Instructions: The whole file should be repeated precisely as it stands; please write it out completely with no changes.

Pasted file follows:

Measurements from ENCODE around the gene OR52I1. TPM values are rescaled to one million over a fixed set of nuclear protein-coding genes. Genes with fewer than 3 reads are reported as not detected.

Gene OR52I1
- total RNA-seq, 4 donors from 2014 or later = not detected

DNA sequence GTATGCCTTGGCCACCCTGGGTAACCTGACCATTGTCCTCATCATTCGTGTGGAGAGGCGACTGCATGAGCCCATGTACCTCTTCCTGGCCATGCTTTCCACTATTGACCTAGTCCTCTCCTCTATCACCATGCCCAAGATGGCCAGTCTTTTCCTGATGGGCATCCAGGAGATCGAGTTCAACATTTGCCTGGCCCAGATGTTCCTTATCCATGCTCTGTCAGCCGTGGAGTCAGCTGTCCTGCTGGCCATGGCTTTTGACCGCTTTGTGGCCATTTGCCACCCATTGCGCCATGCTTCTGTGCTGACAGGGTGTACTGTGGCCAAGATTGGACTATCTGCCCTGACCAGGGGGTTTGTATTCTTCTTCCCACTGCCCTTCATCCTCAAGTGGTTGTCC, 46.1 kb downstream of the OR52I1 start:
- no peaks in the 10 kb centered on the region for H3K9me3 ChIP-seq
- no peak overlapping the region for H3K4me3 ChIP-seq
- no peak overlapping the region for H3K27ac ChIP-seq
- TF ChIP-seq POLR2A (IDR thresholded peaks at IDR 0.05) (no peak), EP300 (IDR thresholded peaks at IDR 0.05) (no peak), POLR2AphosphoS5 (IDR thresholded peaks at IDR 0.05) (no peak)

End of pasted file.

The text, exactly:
Measurements from ENCODE around the gene OR52I1. TPM values are rescaled to one million over a fixed set of nuclear protein-coding genes. Genes with fewer than 3 reads are reported as not detected.

Gene OR52I1
- total RNA-seq, 4 donors from 2014 or later = not detected

DNA sequence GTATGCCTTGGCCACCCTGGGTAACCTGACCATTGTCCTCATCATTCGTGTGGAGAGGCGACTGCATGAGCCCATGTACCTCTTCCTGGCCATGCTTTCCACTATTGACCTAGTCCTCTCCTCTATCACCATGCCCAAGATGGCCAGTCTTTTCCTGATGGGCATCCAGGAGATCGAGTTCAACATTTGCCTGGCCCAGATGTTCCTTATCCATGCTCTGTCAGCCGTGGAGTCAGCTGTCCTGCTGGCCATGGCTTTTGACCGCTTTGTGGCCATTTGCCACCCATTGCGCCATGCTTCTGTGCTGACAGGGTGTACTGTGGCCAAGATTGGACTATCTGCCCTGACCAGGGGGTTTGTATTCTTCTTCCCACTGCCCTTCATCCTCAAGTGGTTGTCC, 46.1 kb downstream of the OR52I1 start:
- no peaks in the 10 kb centered on the region for H3K9me3 ChIP-seq
- no peak overlapping the region for H3K4me3 ChIP-seq
- no peak overlapping the region for H3K27ac ChIP-seq
- TF ChIP-seq POLR2A (IDR thresholded peaks at IDR 0.05) (no peak), EP300 (IDR thresholded peaks at IDR 0.05) (no peak), POLR2AphosphoS5 (IDR thresholded peaks at IDR 0.05) (no peak)